The Sports Sci­en­tist

Is self-be­lief the only thing be­tween all of us and a sub-2-hour marathon?

Runner's World South Africa - - Contents -

The orig­i­nal sub- two- hour

marathon group was set up at the end of 2014, in­tended to help achieve a 1:59.59 marathon within five years. I at­tended the Africa launch of the pro­ject in Cape Town.

At the launch, Dr Tim Noakes spoke about the role of the mind in break­ing through this bar­rier – and it gave me pause for thought.

The premise is provoca­tive: to what ex­tent does the mind – and be­lief, specif­i­cally – play a role in per­for­mance? In Noakes’ own words: “To break two hours, you first have to con­vince the brain that it’s pos­si­ble.” He later sug­gested that what’s pre­vent­ing the cur­rent crop of elites from do­ing it is their brains – by which he means men­tal strength.

You’ll hear no ar­gu­ment from me against the im­por­tance of men­tal and emo­tional fac­tors. Even us mor­tals – who may break two hours in the half marathon – have ex­pe­ri­enced how emo­tional fac­tors such as self-be­lief can swing us from fail­ure to suc­cess, and vice versa.

Noakes’ Con­tri­bu­tion

Noakes’ ‘Cen­tral Gov­er­nor’ model de­scribes fa­tigue as re­sid­ing in the brain, rather than the mus­cles. I stud­ied fa­tigue and the brain (un­der Tim) in my own PhD, so – along with the en­tire ex­er­cise phys­i­ol­ogy world – I owe him a huge debt of grat­i­tude: his pi­o­neer­ing work changed the con­ver­sa­tion around fa­tigue.

Be­fore Noakes, fa­tigue was in the mus­cle; some­thing ‘failed’ – whether it was me­tab­o­lism, or heat reg­u­la­tion, or oxy­gen de­liv­ery to the mus­cles – caus­ing the ath­lete to slow down or stop ex­er­cis­ing, be­cause they sim­ply didn’t have the ca­pac­ity or abil­ity to con­tinue.

What he pro­posed, and oth­ers have since shown, is that fa­tigue is ‘reg­u­lated’ by the brain. When we ex­er­cise, dozens of phys­i­o­log­i­cal sys­tems are in con­stant com­mu­ni­ca­tion with our brains, which then set the pace that we can run, based on how we feel.

The critical con­troller of ex­er­cise is our sense of ex­er­tion; in other words, the mind. But this ‘mind’ is the re­sult of phys­i­o­log­i­cal feed­back that is too com­plex to mea­sure fully. By cre­at­ing and manag­ing this per­cep­tion of ex­er­tion, our brains pre­vent us from over­do­ing it; be­cause if we did, we could po­ten­tially harm our­selves.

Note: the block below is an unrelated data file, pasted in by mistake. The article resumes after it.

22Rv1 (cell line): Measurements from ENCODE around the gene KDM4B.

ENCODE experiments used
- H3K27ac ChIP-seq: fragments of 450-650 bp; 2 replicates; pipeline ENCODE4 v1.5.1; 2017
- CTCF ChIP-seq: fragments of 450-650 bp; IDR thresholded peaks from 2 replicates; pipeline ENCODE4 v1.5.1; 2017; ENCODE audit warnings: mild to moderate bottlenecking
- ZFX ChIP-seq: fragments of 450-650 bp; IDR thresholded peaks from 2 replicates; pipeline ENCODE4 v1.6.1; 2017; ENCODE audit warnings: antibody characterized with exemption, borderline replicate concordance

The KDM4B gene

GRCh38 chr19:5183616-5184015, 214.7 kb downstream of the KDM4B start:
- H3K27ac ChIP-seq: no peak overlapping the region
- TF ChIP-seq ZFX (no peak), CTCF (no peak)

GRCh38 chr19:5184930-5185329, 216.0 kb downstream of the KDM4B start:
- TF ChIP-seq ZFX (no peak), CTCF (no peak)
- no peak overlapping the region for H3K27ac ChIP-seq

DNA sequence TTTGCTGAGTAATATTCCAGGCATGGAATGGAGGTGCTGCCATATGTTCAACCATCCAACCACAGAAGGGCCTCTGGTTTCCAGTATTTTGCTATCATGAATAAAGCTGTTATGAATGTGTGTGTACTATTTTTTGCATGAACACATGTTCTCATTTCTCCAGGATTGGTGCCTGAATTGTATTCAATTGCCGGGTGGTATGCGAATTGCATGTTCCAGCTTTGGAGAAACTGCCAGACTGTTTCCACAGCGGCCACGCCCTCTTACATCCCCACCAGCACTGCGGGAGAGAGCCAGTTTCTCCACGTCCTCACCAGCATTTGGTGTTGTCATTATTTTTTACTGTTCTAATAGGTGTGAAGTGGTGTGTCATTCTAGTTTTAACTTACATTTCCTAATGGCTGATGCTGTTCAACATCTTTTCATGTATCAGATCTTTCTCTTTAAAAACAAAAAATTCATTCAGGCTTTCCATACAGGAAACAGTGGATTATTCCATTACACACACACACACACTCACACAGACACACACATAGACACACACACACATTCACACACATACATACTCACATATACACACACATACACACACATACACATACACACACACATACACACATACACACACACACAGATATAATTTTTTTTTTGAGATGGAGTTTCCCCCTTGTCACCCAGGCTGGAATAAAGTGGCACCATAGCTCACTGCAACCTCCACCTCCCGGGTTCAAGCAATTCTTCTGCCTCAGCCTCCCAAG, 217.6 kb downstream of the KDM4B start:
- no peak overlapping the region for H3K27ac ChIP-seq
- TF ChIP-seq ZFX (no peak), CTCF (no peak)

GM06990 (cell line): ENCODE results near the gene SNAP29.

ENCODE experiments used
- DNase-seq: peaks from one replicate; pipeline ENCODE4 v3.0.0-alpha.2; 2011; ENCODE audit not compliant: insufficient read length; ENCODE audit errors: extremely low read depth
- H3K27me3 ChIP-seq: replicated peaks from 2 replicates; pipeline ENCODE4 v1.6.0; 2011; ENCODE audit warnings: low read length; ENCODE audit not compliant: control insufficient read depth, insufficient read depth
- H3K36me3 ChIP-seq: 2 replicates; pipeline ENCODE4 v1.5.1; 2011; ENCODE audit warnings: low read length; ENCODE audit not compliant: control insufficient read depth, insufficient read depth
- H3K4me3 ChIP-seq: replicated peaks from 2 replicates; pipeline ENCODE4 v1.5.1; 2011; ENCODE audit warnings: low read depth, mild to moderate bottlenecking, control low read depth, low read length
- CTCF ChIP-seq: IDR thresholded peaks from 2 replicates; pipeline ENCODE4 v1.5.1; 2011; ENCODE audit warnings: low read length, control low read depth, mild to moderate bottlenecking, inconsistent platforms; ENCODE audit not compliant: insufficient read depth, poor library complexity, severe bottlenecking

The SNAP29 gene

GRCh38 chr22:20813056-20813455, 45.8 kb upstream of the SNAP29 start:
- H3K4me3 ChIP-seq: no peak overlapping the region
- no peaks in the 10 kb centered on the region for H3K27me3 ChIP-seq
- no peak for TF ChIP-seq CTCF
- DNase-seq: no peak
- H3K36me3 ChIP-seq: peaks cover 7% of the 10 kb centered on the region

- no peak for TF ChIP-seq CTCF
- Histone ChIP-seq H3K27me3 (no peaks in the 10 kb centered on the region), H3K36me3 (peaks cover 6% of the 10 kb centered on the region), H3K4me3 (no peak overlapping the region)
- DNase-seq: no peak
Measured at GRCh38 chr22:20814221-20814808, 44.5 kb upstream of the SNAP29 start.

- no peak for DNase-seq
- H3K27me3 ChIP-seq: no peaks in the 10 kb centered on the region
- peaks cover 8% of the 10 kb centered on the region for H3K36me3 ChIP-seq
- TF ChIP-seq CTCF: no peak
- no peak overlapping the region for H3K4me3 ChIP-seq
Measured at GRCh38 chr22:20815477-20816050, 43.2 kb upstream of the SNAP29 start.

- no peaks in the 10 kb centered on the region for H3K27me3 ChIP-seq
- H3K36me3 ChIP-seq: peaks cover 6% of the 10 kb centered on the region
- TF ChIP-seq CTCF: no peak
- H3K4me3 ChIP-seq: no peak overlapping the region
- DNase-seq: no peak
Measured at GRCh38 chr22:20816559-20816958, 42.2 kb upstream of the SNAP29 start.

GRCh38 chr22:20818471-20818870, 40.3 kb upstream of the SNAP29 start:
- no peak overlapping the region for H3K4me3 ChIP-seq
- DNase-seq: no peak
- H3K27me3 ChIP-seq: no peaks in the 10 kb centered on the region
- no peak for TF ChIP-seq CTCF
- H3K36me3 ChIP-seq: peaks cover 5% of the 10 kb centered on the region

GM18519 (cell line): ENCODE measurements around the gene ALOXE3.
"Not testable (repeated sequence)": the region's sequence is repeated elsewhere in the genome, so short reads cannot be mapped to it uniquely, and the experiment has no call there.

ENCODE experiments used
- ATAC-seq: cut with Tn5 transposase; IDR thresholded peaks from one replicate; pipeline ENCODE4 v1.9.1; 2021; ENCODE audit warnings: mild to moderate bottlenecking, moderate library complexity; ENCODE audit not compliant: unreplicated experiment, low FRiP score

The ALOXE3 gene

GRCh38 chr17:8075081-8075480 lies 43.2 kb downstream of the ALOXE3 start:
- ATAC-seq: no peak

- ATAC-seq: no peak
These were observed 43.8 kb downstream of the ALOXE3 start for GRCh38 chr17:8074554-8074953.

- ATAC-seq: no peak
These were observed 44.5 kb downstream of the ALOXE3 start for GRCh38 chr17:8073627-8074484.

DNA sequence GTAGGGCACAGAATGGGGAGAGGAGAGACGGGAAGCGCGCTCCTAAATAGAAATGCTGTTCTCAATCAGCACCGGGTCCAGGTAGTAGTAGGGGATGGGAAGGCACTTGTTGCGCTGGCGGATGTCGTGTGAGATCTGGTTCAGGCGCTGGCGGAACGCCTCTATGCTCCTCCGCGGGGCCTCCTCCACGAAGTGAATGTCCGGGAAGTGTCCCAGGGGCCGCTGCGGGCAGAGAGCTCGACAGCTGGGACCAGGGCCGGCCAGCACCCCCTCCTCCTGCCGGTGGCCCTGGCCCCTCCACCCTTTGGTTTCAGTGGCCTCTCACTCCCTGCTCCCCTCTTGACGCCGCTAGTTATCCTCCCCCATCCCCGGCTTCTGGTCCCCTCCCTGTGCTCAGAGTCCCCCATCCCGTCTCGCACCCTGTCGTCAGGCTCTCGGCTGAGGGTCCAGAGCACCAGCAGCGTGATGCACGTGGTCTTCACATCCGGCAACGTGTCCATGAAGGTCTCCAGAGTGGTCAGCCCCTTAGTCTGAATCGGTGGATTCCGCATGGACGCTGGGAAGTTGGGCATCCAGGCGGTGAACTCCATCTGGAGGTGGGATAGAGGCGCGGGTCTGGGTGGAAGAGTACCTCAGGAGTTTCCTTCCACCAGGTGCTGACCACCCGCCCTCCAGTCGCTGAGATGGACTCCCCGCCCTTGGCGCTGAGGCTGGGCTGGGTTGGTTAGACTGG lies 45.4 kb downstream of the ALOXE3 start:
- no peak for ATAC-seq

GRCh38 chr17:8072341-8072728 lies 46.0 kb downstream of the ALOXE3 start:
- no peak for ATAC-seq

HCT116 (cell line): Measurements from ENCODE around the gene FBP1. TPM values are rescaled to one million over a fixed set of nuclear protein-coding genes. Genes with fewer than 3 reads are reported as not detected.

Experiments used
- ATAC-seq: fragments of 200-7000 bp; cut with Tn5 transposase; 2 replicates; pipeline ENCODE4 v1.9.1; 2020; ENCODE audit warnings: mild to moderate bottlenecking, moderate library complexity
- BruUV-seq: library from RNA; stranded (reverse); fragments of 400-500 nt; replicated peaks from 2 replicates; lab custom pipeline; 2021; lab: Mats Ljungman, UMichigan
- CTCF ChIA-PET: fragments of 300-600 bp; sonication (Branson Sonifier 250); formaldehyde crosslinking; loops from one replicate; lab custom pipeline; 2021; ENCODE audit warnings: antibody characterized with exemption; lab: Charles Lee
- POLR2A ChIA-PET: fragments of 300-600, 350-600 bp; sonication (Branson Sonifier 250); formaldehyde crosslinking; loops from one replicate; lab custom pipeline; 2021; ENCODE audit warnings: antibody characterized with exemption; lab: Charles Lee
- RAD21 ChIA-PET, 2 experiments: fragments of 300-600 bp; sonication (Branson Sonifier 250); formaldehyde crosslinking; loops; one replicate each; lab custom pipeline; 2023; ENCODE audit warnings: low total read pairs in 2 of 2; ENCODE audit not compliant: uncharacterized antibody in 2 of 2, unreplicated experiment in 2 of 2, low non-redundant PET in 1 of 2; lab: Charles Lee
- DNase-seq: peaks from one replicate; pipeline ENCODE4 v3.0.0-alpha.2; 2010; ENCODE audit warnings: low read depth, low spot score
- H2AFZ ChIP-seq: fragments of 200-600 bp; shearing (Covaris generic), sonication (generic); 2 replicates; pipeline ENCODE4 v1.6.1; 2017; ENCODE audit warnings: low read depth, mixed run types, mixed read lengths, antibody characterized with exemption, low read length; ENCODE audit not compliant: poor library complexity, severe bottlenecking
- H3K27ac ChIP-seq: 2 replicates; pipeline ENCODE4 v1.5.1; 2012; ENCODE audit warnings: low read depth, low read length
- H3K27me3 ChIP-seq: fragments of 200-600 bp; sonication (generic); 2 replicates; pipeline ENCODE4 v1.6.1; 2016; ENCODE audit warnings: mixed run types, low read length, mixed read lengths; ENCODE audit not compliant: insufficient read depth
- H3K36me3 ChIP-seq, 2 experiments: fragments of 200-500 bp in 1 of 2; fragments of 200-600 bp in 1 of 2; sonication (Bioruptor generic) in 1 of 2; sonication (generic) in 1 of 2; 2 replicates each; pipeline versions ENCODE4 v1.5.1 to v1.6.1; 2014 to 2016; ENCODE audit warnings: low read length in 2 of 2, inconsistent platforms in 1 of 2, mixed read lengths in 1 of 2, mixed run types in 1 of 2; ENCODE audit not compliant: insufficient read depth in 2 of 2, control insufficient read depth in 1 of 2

Ob­vi­ously, in this sys­tem, emo­tion and other psy­cho­log­i­cal fac­tors be­come ex­tremely im­por­tant; they al­low us to in­ter­pret and tol­er­ate those phys­i­o­log­i­cal changes. So this the­ory al­lows for emo­tion and psy­chol­ogy, which is good. It’s more com­plete.

All In The Mind?

But to say it’s ‘all in the mind’ means that the pen­du­lum has swung too far from the old ex­treme (‘it’s in the mus­cles’) to the new. To sug­gest that any elite ath­lete can sim­ply run faster ‘if they be­lieve’ is anal­o­gous to sug­gest­ing that you can suc­cess­fully com­mit sui­cide by hold­ing your breath!

It won’t hap­pen. Be­cause phys­i­o­log­i­cal reg­u­la­tion still ex­ists, and ul­ti­mately wins the day. You can get close to the limit, ab­so­lutely; but there’s a line there that phys­i­ol­ogy won’t cross.

And so – while there is re­serve ca­pac­ity – elite ath­letes can’t ‘be­lieve’ them­selves faster; be­cause the con­se­quence of run­ning faster would be phys­i­cal harm, and they’re al­ready right at the limit of what is safe. Noakes of­ten says that an ath­lete

could have run faster, “be­cause he didn’t die”. He also ar­gues that the ath­lete who loses has ‘cho­sen’ to lose – by quit­ting, or giv­ing up – be­cause they clearly have re­serve.

Which is ex­ces­sively sim­ple. There is without a doubt a role for men­tal fac­tors, and for be­lief. But they’re part of an in­cred­i­bly com­plex reg­u­la­tory sys­tem – one that pri­ori­tises phys­i­ol­ogy, and thus per­for­mance.

In a the­o­ret­i­cal world, then, sim­ple be­lief is enough to un­lock po­ten­tial. But in the real world, the bar­ri­ers im­posed by phys­i­ol­ogy – even in a ‘reg­u­lated’ sys­tem – are very real, and won’t be bro­ken by a mo­ti­va­tional quote.

Un­for­tu­nately, there are no short­cuts. It boils down to train­ing – which im­pacts both phys­i­ol­ogy and the mind.

RW Sci­en­tific Ed­i­tor Dr Ross Tucker has a BSc ( Med) ( Hons) Ex­er­cise Science De­gree and PhD from the Sports Science In­sti­tute. Visit him at www. sports­s­ci­en­tists. com.

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